Fathers groups do not normally have the means to advertise in this way.
Government agencies such as WINZ reflect the ambivalent attitudes of society towards single dads, which seems to swing between supportive comments for a particular father and negative feelings about childraising not being a proper job for a man.
In one case, a single father of four was so upset about persistent negative attitudes by his WINZ case worker that he no longer used their services even when, through a series of unfortunate events, he could not bring food on the table for his children.
He said he was regularly abused by the WINZ worker and told to “get his life together instead of playing childcare centre”. He was later caught stealing fruit in a supermarket.
Another single father of two boys reports that he had been told he was “pushing shit uphill” by a Social Welfare worker, and “don’t expect to get invited around for cups of tea with the mums in the area.”. In his own words (Father & Child #8, 1999):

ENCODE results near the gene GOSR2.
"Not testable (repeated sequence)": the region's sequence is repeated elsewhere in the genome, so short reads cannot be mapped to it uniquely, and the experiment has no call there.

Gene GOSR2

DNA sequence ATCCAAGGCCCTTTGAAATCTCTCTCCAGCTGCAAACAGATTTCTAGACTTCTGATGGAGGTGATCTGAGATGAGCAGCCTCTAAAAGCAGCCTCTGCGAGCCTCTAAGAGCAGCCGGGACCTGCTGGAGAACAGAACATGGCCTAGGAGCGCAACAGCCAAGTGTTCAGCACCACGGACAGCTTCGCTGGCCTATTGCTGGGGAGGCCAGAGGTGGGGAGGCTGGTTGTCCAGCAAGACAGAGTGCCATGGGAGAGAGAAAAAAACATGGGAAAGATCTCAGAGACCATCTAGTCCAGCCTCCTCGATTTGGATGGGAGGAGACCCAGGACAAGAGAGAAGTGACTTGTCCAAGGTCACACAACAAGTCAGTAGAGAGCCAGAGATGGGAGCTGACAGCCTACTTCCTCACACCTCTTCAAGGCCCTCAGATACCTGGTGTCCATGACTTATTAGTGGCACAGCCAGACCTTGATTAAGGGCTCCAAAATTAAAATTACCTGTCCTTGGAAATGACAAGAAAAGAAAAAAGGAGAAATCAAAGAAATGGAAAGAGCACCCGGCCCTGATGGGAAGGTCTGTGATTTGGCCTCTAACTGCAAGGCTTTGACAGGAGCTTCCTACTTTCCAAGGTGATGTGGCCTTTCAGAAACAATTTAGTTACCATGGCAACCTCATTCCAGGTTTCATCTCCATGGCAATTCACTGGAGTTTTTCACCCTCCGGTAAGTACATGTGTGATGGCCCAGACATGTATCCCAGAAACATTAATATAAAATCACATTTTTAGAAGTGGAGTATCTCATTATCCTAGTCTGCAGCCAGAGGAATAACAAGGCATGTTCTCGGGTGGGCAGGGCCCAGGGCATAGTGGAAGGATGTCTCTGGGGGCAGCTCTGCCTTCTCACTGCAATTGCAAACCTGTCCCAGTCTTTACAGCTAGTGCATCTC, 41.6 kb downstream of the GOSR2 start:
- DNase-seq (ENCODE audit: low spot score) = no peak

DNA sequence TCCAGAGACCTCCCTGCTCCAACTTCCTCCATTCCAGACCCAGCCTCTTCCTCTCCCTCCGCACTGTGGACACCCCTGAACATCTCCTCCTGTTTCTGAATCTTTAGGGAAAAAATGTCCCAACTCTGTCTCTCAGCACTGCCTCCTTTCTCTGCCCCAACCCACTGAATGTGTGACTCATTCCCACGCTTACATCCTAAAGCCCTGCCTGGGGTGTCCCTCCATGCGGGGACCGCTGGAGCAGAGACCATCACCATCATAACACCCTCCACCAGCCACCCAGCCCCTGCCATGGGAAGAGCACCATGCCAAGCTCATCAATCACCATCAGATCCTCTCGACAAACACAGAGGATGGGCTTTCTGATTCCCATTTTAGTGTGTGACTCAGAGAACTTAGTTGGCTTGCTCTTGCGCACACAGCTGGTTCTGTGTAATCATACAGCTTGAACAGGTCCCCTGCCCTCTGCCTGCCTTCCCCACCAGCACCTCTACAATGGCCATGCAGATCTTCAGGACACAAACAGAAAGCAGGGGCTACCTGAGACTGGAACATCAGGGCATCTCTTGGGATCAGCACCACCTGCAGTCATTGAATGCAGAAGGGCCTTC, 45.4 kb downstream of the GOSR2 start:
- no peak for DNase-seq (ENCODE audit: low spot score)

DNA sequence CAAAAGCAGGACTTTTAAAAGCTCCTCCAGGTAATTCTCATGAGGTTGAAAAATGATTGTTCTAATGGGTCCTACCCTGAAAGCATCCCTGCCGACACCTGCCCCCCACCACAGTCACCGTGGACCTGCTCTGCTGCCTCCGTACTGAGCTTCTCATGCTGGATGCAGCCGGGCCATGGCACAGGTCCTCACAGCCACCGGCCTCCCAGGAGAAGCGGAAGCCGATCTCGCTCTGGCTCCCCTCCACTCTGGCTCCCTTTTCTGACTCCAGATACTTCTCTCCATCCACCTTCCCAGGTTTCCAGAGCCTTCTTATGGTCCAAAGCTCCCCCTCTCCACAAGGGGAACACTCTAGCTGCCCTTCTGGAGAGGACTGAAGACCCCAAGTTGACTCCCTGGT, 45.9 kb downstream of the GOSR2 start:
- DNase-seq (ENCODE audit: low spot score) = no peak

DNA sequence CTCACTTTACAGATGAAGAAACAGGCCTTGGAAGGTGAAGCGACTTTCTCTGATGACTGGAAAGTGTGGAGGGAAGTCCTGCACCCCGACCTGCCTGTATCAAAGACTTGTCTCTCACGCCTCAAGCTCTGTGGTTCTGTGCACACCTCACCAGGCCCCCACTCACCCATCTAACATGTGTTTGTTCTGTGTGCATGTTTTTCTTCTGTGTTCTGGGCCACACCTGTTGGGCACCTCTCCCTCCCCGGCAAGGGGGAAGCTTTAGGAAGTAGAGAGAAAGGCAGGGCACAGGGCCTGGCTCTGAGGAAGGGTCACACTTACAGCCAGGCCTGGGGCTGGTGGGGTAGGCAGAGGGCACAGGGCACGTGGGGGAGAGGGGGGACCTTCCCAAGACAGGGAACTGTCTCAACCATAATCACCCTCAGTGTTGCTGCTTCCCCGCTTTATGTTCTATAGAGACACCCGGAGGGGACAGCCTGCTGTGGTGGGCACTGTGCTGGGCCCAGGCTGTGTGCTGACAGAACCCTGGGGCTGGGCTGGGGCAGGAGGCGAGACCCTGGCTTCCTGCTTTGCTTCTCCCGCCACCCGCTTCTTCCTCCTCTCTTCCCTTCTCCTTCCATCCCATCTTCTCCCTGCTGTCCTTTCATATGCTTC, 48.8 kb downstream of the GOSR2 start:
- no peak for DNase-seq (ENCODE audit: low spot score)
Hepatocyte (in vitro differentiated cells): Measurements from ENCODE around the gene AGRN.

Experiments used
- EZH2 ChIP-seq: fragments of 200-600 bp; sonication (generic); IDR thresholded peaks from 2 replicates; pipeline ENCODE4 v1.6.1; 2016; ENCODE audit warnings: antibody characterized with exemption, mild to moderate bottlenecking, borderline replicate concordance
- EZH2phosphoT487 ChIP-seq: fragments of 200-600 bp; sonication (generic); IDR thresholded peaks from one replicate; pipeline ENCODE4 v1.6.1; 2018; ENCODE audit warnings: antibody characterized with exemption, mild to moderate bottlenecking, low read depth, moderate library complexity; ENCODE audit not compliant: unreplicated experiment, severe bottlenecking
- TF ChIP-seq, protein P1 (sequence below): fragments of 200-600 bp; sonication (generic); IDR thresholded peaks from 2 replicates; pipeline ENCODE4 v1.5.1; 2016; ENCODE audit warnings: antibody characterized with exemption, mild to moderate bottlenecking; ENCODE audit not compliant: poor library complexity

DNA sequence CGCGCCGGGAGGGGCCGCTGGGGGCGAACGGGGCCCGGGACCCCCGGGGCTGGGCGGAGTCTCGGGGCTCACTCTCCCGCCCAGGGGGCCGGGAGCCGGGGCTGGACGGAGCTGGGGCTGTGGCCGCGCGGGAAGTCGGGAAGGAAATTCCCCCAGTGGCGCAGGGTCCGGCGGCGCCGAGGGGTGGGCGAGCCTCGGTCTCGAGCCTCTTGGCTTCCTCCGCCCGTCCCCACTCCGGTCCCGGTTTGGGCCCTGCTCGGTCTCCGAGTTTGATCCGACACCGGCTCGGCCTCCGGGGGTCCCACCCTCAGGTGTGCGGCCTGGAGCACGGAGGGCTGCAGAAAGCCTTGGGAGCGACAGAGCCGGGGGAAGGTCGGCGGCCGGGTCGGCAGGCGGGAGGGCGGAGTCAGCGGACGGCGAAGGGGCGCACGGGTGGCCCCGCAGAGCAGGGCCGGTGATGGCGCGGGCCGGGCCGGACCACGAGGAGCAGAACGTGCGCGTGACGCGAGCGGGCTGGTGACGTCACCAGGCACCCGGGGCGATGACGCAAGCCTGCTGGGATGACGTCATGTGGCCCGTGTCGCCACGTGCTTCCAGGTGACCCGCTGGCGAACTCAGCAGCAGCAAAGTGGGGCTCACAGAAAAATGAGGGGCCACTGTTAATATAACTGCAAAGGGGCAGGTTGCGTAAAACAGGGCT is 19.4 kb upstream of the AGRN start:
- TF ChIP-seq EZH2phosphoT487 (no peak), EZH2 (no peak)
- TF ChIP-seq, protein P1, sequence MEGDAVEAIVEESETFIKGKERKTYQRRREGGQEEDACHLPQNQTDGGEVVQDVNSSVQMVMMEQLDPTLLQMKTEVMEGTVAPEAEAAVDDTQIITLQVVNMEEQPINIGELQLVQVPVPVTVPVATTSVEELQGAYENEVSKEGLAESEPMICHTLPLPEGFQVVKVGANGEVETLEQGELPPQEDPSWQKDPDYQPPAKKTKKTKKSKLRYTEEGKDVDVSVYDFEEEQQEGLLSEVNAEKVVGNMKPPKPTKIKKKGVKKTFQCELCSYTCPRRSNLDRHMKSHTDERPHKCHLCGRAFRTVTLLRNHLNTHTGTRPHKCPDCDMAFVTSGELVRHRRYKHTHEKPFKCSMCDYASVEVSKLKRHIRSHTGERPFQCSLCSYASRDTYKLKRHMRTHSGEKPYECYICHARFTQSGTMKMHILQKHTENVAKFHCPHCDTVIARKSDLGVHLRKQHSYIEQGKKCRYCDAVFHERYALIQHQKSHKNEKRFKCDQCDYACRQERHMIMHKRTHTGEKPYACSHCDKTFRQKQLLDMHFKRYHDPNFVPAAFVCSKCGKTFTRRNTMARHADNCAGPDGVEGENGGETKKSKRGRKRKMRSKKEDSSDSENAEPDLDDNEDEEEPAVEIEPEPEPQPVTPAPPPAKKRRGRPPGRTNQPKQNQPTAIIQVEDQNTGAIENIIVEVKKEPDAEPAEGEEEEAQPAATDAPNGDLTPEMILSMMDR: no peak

“Social Welfare, friends, family – everyone was telling me the kids need their mum, not their dad. […] I could see my future only in terms of a downward spiral. So I sent the kids back [to their mother].”
Single father families can have very complicated structures if children from more than one mother are involved.
The Family Court appears to have a tendency to keep children from the same mother (but sometimes different fathers) together. As a result some single fathers are custodial fathers of some of their children, but non-custodial of others.
While they receive income assistance for the children in their custody, they are liable for child support for those that aren’t and at the same time they tend to maintain a house and car big enough to accommodate all children, custodial and non-custodial.